Walmart, the Bentonville-based retail behemoth and nation’s largest employer, announced today it would increase wages to $11 for starting employees, expand maternity and paternity leave and even hand out one-time $1,000 bonuses to certain veteran employees.

Doug McMillon, in the company’s release, said the change came after “assessing the opportunities tax reform creates for us.” The increased wages, which will go into effect in February, will total about $300 million and go into next year’s budget. The bonuses will add approximately $400 million to this year’s budget.


Business Insider is also reporting that 63 Sam’s Club stores will or have closed. Employees have been laid off and, according to some reports, only learned when they showed up to locked doors and a notice of closure. Ten of the stores will be turned into ecommerce distribution centers and “employees of those stores will have the opportunity to reapply for positions at those locations,” writes BI. None of the Sam’s Club stores in Arkansas will close.

Even without the closures of the 63 stores, you should be wary of celebrating the wages as a clear sign that Walmart is now pushing for worker’s rights or that the tax bill’s massive cuts for big businesses actually trickle down to worker wages.


As Judd Legum, for ThinkProgess writes:

Target announced it was raising its minimum wage to $11 last September and pledged to establish a $15 minimum wage by 2020. Costco has had a minimum wage of $13.50 since 2016. Walmart itself announced similar $1 minimum wage increases in 2015 and 2016. Additionally, many states have increased their minimum wage above $10. California, for example, now has an $11 minimum wage.

It’s hard to imagine Walmart staying competitive without the wage raise. Does that mean it would still come without the tax cuts? I can’t say. But it’s certainly a great PR move by Walmart to push tax cuts as the cause of a needed wage increase.


Especially because the benefit to Walmart’s bottom line from the cuts will likely be a few billion dollars more than the cost to the company in increased wages over the next ten years. Again, from Legum:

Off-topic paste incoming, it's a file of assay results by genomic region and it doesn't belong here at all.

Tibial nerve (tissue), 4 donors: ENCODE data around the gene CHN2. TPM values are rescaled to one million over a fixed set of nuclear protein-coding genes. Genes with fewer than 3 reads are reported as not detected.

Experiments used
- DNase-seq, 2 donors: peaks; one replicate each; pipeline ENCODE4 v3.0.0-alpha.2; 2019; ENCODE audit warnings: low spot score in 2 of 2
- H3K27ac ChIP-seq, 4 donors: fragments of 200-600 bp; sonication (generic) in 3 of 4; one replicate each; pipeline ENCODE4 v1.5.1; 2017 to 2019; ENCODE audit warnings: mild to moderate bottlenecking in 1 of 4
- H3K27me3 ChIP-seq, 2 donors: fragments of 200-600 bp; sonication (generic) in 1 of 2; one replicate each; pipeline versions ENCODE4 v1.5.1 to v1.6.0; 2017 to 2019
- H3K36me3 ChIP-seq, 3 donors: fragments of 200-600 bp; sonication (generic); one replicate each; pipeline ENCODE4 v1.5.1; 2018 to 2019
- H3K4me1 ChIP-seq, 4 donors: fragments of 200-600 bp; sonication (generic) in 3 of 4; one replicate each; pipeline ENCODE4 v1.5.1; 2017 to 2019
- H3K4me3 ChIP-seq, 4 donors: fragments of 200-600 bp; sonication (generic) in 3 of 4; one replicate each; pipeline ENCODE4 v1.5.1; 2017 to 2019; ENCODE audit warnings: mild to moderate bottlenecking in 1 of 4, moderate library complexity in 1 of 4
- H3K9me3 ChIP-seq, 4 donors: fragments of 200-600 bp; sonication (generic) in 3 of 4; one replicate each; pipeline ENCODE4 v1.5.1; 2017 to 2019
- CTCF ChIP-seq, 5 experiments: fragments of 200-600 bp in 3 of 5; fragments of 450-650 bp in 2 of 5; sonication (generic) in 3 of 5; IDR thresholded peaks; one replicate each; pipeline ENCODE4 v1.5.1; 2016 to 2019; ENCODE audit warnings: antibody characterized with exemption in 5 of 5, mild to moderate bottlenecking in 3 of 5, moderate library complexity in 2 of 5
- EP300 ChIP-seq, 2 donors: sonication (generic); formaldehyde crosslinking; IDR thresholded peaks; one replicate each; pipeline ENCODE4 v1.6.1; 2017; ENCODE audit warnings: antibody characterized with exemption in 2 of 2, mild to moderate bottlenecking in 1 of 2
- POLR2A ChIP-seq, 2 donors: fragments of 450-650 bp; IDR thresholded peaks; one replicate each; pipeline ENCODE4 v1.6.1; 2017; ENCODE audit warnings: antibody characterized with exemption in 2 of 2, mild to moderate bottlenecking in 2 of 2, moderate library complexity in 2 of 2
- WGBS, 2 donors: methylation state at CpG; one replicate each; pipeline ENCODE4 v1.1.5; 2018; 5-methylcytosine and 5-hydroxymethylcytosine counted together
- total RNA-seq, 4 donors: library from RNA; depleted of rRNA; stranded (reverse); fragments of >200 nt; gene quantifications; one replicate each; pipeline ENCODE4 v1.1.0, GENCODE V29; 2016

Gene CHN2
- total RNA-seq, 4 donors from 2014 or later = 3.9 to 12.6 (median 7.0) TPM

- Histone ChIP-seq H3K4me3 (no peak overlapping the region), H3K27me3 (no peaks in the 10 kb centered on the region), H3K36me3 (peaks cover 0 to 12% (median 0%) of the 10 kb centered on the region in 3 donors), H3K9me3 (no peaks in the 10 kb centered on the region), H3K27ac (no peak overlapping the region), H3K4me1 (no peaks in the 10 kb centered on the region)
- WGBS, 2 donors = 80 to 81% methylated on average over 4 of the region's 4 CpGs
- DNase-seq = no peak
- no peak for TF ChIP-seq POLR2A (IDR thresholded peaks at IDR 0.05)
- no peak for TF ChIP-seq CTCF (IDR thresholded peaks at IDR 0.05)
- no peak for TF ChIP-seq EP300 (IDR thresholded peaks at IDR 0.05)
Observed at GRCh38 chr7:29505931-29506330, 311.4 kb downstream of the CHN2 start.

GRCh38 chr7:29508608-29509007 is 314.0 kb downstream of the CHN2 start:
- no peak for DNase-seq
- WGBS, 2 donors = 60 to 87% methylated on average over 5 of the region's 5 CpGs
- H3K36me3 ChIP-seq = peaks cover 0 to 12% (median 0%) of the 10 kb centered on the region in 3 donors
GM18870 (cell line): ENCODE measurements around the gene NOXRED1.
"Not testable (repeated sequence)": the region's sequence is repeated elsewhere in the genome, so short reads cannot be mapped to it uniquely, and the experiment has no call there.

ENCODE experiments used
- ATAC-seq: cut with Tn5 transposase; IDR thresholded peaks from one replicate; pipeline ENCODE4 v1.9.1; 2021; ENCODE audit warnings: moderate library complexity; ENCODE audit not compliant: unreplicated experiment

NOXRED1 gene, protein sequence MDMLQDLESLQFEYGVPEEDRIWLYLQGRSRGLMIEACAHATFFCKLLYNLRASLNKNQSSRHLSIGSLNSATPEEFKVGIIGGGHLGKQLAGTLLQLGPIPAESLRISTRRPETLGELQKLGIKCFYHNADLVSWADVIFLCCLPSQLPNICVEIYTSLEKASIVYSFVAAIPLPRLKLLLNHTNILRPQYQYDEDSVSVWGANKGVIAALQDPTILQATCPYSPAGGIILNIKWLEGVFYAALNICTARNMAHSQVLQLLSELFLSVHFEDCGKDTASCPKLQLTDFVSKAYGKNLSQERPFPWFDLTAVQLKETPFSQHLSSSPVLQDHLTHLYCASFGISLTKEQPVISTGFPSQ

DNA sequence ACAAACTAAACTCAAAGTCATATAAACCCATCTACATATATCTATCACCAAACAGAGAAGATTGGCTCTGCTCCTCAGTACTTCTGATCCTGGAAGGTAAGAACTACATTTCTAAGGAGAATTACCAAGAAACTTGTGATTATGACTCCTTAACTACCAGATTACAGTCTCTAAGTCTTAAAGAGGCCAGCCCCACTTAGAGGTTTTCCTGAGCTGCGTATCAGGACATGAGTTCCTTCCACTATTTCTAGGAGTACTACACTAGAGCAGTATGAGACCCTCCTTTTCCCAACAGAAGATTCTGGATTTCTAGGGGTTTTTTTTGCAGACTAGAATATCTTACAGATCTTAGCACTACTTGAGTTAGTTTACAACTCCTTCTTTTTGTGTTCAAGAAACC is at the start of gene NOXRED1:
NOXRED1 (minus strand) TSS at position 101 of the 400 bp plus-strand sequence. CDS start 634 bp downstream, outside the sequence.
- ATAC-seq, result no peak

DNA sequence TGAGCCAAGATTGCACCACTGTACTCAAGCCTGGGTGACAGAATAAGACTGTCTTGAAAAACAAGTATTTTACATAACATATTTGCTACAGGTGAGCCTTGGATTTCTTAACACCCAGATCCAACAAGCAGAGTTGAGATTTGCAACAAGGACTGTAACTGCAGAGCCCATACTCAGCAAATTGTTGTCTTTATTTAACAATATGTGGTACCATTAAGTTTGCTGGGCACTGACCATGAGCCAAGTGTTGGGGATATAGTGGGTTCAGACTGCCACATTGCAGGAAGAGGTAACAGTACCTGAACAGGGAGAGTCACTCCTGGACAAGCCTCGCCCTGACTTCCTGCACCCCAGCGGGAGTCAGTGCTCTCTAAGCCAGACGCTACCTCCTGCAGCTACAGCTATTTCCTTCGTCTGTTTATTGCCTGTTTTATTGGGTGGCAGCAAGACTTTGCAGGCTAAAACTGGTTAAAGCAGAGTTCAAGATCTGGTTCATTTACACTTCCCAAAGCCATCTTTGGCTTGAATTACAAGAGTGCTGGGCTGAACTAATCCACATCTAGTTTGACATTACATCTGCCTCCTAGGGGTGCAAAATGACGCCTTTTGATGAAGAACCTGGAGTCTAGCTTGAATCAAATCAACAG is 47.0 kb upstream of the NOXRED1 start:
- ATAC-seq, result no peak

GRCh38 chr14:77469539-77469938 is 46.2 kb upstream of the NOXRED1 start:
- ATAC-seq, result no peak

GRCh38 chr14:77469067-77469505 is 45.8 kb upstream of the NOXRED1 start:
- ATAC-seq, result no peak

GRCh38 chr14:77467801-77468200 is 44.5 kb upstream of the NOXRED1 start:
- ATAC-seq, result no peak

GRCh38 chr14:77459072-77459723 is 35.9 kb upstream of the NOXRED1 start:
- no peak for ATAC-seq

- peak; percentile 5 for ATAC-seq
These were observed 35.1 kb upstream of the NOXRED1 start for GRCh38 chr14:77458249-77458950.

In fiscal year 2017, Walmart had pre-tax profits of about $20.5 billion and paid an effective federal tax rate of around 30 percent. With a new corporate tax rate of 21 percent, the corporate tax cut is worth at least $1.85 billion to Walmart every year. Since this cut is permanent, the true benefits to Walmart will grow much larger over time. But it’s safe to say that, over 10 years, this corporate tax cut will be worth over $18 billion to Walmart.

Governor Hutchinson applauded the changes by Walmart, in an email statement.

“Walmart’s quick reaction to the new law is exactly the response we expected under the tax cut,” the Governor said. “I am proud that Arkansas’s largest corporate citizen is leading the way in putting more money in the pockets of its hard-working employees.”

Here are the bullet points on the expanded benefits for employees from the press release:

*A one-time bonus benefiting all eligible full and part-time hourly associates in the U.S. The amount of the bonus will be based on length of service, with associates with at least 20 years qualifying for $1,000. A discrete one-time charge will be taken in the fourth quarter of the current year to account for the bonus; qualification will be determined before the end of the month and payments will be paid as quickly as practical thereafter.

*An increase in Walmart’s starting wage rate to $11 an hour, effective in the Feb. 17, 2018, pay cycle. The change is in addition to wage increases already planned for many U.S. markets in the coming fiscal year. The increase applies to all hourly associates in the U.S., including stores, Sam’s Clubs, eCommerce, logistics and Home Office.

*An expanded parental and maternity leave policy, providing full-time hourly associates in the U.S. with 10 weeks of paid maternity leave and six weeks of paid parental leave. Salaried associates will also receive six weeks of paid parental leave.

*Walmart will provide financial assistance to associates adopting a child. The adoption benefit, available to both full-time hourly and salaried associates, will total $5,000 per child and may be used for expenses such as adoption agency fees, translation fees and legal or court costs.

And here’s the expected Trump tweet.